Chidera Chima recently won a scholarship worth N7.2 million for being the best male applicant in the Loyola Jesuit College’s entrance examination for the 2012/2013 session. But surprisingly, the Primary Six pupil of Saint Saviour’s School, Ebute-Metta, Lagos, whose parents and teachers expect to study Medicine only wants to become a footballer.
At the moment, nothing seems to make any sense to him than to see a volunteer, who could convince his parents to allow him become a soccer star in future as he presently dreams of.But his academic brilliance and his meticulous nature are some of the virtues Chidera Chime’s parents and teachers are considering to suggest the field of Medicine as a suitable career for him.
Out of over a thousand applicants, who chose to have their secondary school education at the prestigious Loyola Jesuit College, Abuja, in the coming 2012/2013 academic calendar year, Chidera was announced the overall best male student for recording the highest score.In the same vein, the school’s Head Teacher, Mrs. Ailsa Griffiths, said Chidera is such a naturally gifted child who she said knows how to balance his play time with his studies, “and so it was not surprising that he made it because he really prepared very well for the examination.”
The prize, according to the school, will enable Chidera to run a six-year tuitionfree secondary education at the prestigious school, and this, the mother said ,is a great relief to the family. She, therefore, pledged to support her son with everything required to make him a “global scholar who would bring honour and prestige not only to Nigeria, but to the entire African continent.”
“I am from a family of medical professionals. Apart from my parents, about three of my sisters are also medical doctors, but there is a field in the medical line where there are less specialists and that is spine surgery. I will appreciate if he can choose that as a field and we will encourage him,” she said.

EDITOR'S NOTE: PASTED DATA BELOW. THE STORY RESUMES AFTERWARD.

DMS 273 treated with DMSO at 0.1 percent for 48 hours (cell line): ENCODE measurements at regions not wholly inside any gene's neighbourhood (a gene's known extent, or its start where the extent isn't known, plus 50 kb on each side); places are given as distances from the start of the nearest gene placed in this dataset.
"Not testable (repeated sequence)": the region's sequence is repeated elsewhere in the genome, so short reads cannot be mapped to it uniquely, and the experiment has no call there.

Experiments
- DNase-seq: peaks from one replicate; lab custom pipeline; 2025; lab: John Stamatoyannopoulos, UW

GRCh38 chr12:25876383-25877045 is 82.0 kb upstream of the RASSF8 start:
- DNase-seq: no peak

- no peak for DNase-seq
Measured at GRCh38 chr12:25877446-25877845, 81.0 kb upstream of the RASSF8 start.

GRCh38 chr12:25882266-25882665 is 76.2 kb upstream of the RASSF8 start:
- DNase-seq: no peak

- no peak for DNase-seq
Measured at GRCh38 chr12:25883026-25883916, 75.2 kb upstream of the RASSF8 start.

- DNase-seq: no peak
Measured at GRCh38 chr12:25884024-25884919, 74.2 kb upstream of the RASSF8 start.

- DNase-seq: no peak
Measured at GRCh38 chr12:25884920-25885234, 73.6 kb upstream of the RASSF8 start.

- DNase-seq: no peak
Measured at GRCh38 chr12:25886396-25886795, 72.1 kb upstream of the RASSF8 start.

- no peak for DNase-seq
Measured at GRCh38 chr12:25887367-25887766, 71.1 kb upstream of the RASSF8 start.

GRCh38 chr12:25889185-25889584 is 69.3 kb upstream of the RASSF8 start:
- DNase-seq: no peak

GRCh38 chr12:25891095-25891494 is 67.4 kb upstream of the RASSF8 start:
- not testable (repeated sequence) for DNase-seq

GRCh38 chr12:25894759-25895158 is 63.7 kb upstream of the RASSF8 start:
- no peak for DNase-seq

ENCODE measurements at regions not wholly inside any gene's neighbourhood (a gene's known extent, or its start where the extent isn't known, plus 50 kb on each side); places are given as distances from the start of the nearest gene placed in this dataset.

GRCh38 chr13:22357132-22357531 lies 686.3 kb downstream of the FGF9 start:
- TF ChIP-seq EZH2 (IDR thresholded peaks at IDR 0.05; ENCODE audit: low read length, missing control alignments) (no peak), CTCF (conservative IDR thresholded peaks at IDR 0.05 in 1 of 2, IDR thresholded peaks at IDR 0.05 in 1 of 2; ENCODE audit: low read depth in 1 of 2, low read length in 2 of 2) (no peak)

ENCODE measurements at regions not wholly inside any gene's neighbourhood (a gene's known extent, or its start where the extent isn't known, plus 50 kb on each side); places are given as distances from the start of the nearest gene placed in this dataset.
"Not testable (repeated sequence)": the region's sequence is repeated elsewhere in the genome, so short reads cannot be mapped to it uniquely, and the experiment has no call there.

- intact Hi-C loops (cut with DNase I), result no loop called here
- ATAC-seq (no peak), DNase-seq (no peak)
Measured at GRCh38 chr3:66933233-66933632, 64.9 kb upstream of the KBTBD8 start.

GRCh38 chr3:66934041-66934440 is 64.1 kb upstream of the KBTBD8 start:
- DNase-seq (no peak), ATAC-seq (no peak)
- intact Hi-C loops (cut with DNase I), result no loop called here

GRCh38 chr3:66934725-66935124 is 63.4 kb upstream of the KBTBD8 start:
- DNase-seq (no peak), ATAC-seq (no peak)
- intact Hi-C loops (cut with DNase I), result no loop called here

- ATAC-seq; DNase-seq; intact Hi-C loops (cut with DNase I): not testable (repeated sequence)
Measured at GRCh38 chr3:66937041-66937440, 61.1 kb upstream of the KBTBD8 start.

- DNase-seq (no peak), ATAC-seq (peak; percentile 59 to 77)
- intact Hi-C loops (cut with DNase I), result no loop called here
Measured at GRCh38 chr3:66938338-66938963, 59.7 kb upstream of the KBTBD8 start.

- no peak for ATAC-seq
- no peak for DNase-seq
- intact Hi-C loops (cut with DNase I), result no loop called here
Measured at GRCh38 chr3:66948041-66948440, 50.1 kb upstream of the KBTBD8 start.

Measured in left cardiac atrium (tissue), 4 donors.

Also speaking on the expected career she would want Chidera to pursue, the school’s Head Teacher, Mrs. Ailsa Griffiths, said the pupil as a brilliant chap, who is naturally gifted, would expect him to be a medical doctor. “Chidera is such a brilliant gentle boy who is open and sincere. So, I won’t be surprised to find him in a medical profession because he will be an ideal doctor,” Griffiths suggested.
Surprisingly, Chidera would not want to be a medical doctor, but would prefer to grow up and become a successful football star, who would represent not only Nigeria in global competitions, but also play for successful clubs in Europe.
The pupil, in an interview with National Mirror, shortly before departing for South Africa on a vacation tour last week, said; “all I aspire to do is to play football at both national and international levels.”
And what has been his relationship with the round leather game? Chidera’s mother said any free minute for his son is expended on either playing or watching soccer. He said on several occasions, she would need to kneel down for him to drop football and read his books; the situation, she said, was not only frustrating, but also tiring.
Also, Chidera’s class teacher, who also accompanied the pupils to South Africa, Mr. Odusanya Paul, said the choice of footballing as a career by his student cannot be farfetched because he said he loves playing the game at all times and has represented the school in both intra and inter-school competitions.
However, the mother still believes there could be a middle ground for his son to achieve the two ambitions without one disturbing the other. While she would expect Chidera to concentrate on Medicine as a field of study, she would want him to see football as his second choice which can occupy his time only when he is through with Medicine.“Sport is not bad; it actually helps people to improve mentally, but when it is too much, problems set in. He can be like Ben Carson because Carson is also both a writer and a surgeon and writing is also a very tasking exercise,” she said.
While Chidera continues to swim in the pool of ambition, it won’t be out of order to seek the input of both psychologists and counselors in making the choice of a career for him.